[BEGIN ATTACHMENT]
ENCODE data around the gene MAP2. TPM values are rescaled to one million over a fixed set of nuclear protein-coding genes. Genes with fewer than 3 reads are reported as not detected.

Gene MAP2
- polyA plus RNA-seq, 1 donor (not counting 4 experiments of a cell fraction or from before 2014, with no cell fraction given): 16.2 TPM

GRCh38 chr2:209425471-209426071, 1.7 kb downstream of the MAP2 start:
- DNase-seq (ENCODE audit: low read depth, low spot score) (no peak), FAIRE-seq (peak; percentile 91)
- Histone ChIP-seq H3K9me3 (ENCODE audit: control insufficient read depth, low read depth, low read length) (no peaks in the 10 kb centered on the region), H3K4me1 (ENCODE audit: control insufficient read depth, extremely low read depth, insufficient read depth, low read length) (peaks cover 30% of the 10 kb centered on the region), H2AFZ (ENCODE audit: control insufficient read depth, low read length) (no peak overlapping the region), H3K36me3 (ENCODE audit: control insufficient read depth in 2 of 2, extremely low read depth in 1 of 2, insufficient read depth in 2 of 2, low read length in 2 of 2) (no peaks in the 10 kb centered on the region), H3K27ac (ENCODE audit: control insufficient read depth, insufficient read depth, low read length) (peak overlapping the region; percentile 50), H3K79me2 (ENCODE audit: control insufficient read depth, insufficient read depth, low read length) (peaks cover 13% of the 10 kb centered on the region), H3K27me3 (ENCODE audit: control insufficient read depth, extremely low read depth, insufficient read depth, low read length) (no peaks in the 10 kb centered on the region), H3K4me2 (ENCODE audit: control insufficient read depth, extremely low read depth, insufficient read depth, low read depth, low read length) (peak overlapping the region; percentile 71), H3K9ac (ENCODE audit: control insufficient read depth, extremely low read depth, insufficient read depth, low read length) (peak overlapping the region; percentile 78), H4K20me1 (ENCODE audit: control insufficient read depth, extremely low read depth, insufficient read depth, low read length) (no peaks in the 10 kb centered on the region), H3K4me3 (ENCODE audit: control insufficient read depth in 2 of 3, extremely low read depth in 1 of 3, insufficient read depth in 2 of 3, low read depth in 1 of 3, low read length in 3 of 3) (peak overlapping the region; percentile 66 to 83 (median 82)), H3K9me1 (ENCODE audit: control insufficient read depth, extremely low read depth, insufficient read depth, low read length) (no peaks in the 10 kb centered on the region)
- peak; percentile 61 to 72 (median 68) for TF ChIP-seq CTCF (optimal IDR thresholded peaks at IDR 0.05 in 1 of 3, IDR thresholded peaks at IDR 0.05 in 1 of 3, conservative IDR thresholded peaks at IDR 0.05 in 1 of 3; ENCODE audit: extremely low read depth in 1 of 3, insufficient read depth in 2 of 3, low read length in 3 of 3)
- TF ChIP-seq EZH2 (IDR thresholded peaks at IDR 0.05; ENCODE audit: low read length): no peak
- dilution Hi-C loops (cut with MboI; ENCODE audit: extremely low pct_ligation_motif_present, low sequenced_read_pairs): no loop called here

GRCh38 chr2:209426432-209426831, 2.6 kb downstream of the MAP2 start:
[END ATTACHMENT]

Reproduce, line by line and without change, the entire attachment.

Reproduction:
ENCODE data around the gene MAP2. TPM values are rescaled to one million over a fixed set of nuclear protein-coding genes. Genes with fewer than 3 reads are reported as not detected.

Gene MAP2
- polyA plus RNA-seq, 1 donor (not counting 4 experiments of a cell fraction or from before 2014, with no cell fraction given): 16.2 TPM

GRCh38 chr2:209425471-209426071, 1.7 kb downstream of the MAP2 start:
- DNase-seq (ENCODE audit: low read depth, low spot score) (no peak), FAIRE-seq (peak; percentile 91)
- Histone ChIP-seq H3K9me3 (ENCODE audit: control insufficient read depth, low read depth, low read length) (no peaks in the 10 kb centered on the region), H3K4me1 (ENCODE audit: control insufficient read depth, extremely low read depth, insufficient read depth, low read length) (peaks cover 30% of the 10 kb centered on the region), H2AFZ (ENCODE audit: control insufficient read depth, low read length) (no peak overlapping the region), H3K36me3 (ENCODE audit: control insufficient read depth in 2 of 2, extremely low read depth in 1 of 2, insufficient read depth in 2 of 2, low read length in 2 of 2) (no peaks in the 10 kb centered on the region), H3K27ac (ENCODE audit: control insufficient read depth, insufficient read depth, low read length) (peak overlapping the region; percentile 50), H3K79me2 (ENCODE audit: control insufficient read depth, insufficient read depth, low read length) (peaks cover 13% of the 10 kb centered on the region), H3K27me3 (ENCODE audit: control insufficient read depth, extremely low read depth, insufficient read depth, low read length) (no peaks in the 10 kb centered on the region), H3K4me2 (ENCODE audit: control insufficient read depth, extremely low read depth, insufficient read depth, low read depth, low read length) (peak overlapping the region; percentile 71), H3K9ac (ENCODE audit: control insufficient read depth, extremely low read depth, insufficient read depth, low read length) (peak overlapping the region; percentile 78), H4K20me1 (ENCODE audit: control insufficient read depth, extremely low read depth, insufficient read depth, low read length) (no peaks in the 10 kb centered on the region), H3K4me3 (ENCODE audit: control insufficient read depth in 2 of 3, extremely low read depth in 1 of 3, insufficient read depth in 2 of 3, low read depth in 1 of 3, low read length in 3 of 3) (peak overlapping the region; percentile 66 to 83 (median 82)), H3K9me1 (ENCODE audit: control insufficient read depth, extremely low read depth, insufficient read depth, low read length) (no peaks in the 10 kb centered on the region)
- peak; percentile 61 to 72 (median 68) for TF ChIP-seq CTCF (optimal IDR thresholded peaks at IDR 0.05 in 1 of 3, IDR thresholded peaks at IDR 0.05 in 1 of 3, conservative IDR thresholded peaks at IDR 0.05 in 1 of 3; ENCODE audit: extremely low read depth in 1 of 3, insufficient read depth in 2 of 3, low read length in 3 of 3)
- TF ChIP-seq EZH2 (IDR thresholded peaks at IDR 0.05; ENCODE audit: low read length): no peak
- dilution Hi-C loops (cut with MboI; ENCODE audit: extremely low pct_ligation_motif_present, low sequenced_read_pairs): no loop called here

GRCh38 chr2:209426432-209426831, 2.6 kb downstream of the MAP2 start: